The Kids Are Definitely Not Alright

How to Raise an Adult Book

Read below for my Q&A with former Stanford Dean of Freshmen, Julie Lythcott-Haims on the perils of overly-involved parenting and her aptly named book How to Raise an Adult.

Katie Couric: Do you think in some ways that the college bribery scandal is just a more extreme example of a larger pattern in which parents are doing whatever it takes to make sure their grown children succeed?
Julie Lythcott-Haims: Definitely. Look, we all want our kids to succeed – there’s nothing wrong with that. But when we lie, cheat, and steal for our kids we’re being terrible role models, and we’re compromising their mental health because in essence we’re telling them, “You won’t be successful unless I rig the system for you.” (A kid who wakes up to that truth is going to be messed up for a long, long time.) And of course because you’re doing for your kid what they need to learn to do for themselves you’re basically creating a permanent role for yourself as your child’s “fixer.” And what happens when you’re dead and gone? The super-rich can buy lifetime servants for their grown children; the rest of us have to raise kids who will be able to fend for themselves! 

You’re the former dean of freshmen at Stanford. What sort of behavior did you notice from both students and their parents that troubled you?
We were seeing what every campus was seeing: a steady increase in the number of parents who wanted to be involved in the routine tasks of college life, and students who expected or at least didn’t mind all of that help. Parents were expressing concerns over grades to professors, got involved in roommate disputes, tracked deadlines, chose courses, registered them for class. In the early years we thought “Hmm? Why don’t they trust their student to do these things for themselves?” Then we came to appreciate that when a parent has always handled stuff for their kids in childhood, well maybe the student actually can’t do it on their own because they’ve never had the chance to practice. (And in college, it’s more complicated than in grade school, and the stakes are higher.) I think the thing that troubled me most was that the students didn’t shake their parents off and demand to handle things themselves. Instead they were grateful. I wondered to myself When will they hunger to #adult and what’s to become of them and all of us if they don’t?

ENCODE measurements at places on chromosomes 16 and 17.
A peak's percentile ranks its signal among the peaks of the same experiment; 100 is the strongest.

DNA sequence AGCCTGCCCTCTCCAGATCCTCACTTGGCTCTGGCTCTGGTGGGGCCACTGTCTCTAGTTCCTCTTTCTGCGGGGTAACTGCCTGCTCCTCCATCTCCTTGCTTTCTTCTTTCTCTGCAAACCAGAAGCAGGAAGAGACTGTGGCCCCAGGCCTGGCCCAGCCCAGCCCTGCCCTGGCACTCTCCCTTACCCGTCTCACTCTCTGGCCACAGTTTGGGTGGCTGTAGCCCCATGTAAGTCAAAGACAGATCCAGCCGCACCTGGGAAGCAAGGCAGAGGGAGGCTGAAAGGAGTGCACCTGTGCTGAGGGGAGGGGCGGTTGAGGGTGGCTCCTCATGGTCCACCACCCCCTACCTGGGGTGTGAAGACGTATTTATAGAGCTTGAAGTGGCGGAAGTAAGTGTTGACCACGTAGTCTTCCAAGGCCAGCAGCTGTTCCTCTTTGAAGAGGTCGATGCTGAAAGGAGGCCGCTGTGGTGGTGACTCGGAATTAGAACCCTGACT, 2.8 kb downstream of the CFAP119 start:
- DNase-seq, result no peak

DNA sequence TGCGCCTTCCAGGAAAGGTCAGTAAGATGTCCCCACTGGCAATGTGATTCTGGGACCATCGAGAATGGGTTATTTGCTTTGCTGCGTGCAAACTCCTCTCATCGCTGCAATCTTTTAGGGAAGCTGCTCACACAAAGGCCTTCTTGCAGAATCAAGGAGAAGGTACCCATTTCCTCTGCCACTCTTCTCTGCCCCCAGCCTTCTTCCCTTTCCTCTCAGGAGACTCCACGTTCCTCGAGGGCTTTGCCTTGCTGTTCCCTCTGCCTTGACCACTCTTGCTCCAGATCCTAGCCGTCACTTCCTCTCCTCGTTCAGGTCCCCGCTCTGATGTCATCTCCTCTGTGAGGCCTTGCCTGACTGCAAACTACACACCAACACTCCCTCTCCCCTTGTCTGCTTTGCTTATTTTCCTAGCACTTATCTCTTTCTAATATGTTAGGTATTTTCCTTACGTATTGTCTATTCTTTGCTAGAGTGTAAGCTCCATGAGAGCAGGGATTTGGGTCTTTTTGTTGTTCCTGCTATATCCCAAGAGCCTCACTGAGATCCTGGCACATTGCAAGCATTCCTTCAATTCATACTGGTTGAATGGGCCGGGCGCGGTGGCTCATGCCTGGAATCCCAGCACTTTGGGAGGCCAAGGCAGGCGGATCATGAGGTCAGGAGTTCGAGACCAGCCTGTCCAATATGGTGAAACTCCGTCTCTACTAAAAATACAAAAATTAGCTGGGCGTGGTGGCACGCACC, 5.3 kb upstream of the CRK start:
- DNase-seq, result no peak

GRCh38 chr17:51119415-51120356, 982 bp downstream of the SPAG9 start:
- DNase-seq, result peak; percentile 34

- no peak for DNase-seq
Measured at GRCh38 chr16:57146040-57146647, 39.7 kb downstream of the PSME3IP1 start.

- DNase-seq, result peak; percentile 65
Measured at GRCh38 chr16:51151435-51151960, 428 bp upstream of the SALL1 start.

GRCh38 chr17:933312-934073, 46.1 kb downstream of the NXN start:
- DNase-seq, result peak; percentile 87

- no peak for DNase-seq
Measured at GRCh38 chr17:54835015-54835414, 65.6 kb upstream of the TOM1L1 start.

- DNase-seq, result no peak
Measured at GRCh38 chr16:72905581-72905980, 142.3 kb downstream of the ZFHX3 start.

What’s the line between supporting your kids and stifling their growth? What are the long-term effects of this kind of parenting?
It’s not a line. It’s a continuum. We’ve succeeded as parents when our offspring can fend without us. That’s our biological imperative, period. So, from the moment they learn to walk they’re learning to walk away from us. Now, we’re not supposed to let them walk into traffic or walk off of a cliff, but we are supposed to delight in seeing them grow more skills, strength, resilience, and confidence, and those things are built when the child does stuff for themselves. Every day more growth is possible. Trouble these days is we see everything they might do as a potential cliff. When we over-parent, either by over-protecting, fiercely directing what they do, or acting as their concierge, they don’t have basic life skills in the end. Their mental health suffers too. Over parenting is correlated with higher rates of anxiety and depression.

We’ve heard of helicopter parenting, but what exactly is snowplow parenting?
It’s just the latest term to describe parents who do too much for their kids. Visualize a snowplow – it shoves snow out of the way so the car coming behind gets where it needs to go. Trouble is, the stuff snowplow parents are shoving out of the way includes rules, ethics, even other human beings. It’s a “we’re coming through at all costs” approach. It has an insistence to it. A sense of entitlement. A velocity. It’s offensive.

If you could give parents one piece of advice to help them raise more self-sufficient, autonomous kids, what would it be?
Get your ego out of parenting. What I mean is, your kid is not you. They are not your project or your pet. Their achievements (and failures) are not yours. Shorthand for this is: Get a life and then maybe your kid can have one too! I offer parents this “One Week Cleanse” to help get things headed in the right direction.

Tell your kid:

1. “Hey kid, I know I’m always on you about what happened on your tests, how your homework or applications are going, your other deadlines…”

2. “And that can make you feel like I don’t think you care about this stuff.”

3. “But I know you DO care.”

4. “So, for one week I’m not going to ask about these things – AT ALL.”

Parents tell me there’s more laughter in their homes when they do this and a better overall relationship with their kid because they have stopped obsessing about the transactional things in kids’ lives and instead are just talking with kids about … life. And guess what? With more autonomy and space to breathe the kid usually feels like “OK, I’m going to do my own work. It’s on me now. Thank you.”

Two Stanford students have filed a class action lawsuit against eight universities charging that they weren’t given an equal admission opportunity and that their degrees are less valuable. What’s your take?
I understand these students’ frustrations; it’s embarrassing to see anyone affiliated with your school behave so unethically. But I don’t think these lawsuits are going to go anywhere. I don’t see how you have much of a case on the “equal admission opportunity” claim when you actually were admitted (someone who wasn’t admitted would have a stronger case). As for making the degree less valuable, there’s no evidence of that… yet.

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